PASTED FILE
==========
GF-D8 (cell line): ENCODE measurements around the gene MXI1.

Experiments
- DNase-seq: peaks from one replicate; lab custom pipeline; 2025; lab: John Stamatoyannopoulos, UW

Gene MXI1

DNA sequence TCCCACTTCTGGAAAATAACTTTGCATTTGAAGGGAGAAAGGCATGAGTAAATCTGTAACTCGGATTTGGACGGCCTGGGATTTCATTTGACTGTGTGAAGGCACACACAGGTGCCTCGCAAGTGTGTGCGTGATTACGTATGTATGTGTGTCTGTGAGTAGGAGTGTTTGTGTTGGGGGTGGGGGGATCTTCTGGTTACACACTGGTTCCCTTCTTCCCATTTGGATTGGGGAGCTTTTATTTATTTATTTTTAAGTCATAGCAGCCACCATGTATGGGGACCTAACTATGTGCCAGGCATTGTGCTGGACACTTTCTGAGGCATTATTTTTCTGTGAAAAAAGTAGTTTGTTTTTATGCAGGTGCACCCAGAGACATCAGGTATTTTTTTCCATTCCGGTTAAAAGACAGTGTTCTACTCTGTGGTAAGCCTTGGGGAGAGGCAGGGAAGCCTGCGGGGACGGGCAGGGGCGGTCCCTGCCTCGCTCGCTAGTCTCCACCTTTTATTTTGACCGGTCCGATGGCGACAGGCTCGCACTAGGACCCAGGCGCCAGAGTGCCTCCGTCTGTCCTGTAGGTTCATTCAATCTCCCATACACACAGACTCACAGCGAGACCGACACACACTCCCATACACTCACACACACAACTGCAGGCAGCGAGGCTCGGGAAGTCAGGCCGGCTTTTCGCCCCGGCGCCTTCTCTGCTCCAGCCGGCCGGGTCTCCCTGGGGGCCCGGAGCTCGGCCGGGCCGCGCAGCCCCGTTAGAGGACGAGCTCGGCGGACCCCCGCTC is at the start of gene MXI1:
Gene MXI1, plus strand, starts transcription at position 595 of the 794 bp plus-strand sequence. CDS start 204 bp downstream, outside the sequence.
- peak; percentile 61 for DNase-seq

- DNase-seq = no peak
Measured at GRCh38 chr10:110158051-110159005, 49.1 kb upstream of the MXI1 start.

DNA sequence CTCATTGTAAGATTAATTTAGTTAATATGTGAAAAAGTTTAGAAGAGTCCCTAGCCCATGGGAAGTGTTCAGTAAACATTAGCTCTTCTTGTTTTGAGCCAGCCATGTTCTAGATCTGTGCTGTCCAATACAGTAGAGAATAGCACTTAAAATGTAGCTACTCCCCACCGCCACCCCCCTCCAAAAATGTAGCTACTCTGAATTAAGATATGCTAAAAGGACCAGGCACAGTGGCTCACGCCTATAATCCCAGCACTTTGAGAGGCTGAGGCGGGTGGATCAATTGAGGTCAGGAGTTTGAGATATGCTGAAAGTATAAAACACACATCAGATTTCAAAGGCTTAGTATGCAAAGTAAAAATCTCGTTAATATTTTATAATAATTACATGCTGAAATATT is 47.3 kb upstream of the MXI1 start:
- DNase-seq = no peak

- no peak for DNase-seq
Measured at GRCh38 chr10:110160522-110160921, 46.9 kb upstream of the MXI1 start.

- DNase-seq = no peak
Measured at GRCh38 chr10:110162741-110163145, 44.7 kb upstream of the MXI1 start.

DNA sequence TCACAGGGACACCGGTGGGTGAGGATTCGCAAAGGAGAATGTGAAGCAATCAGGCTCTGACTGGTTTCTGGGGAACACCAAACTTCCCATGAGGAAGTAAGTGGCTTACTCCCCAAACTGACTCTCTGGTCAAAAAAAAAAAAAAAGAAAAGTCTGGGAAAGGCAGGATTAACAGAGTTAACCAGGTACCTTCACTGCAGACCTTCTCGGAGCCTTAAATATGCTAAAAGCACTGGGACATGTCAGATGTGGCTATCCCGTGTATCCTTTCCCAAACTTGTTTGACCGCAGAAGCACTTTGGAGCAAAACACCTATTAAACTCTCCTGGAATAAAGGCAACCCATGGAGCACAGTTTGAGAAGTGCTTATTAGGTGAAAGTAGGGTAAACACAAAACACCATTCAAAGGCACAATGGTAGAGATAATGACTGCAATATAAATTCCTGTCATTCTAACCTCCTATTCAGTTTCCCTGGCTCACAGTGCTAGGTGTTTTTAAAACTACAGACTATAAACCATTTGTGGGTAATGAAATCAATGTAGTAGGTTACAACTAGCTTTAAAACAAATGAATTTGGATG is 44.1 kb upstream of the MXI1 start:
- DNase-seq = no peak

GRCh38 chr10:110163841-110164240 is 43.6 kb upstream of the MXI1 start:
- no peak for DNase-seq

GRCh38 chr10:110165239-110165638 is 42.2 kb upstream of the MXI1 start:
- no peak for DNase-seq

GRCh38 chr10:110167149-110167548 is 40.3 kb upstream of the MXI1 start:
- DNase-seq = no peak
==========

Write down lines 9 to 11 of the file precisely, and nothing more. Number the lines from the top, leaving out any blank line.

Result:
Measured at GRCh38 chr10:110158051-110159005, 49.1 kb upstream of the MXI1 start.

DNA sequence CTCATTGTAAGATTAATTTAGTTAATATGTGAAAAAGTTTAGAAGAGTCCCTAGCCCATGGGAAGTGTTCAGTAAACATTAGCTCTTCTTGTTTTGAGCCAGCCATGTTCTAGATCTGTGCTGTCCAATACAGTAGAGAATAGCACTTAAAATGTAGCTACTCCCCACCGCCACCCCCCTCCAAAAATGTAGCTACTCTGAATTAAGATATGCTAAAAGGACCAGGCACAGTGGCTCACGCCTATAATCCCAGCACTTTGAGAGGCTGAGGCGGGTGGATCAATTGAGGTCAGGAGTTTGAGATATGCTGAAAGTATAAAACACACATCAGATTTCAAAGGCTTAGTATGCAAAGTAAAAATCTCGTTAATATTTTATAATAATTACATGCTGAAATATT is 47.3 kb upstream of the MXI1 start:
- DNase-seq = no peak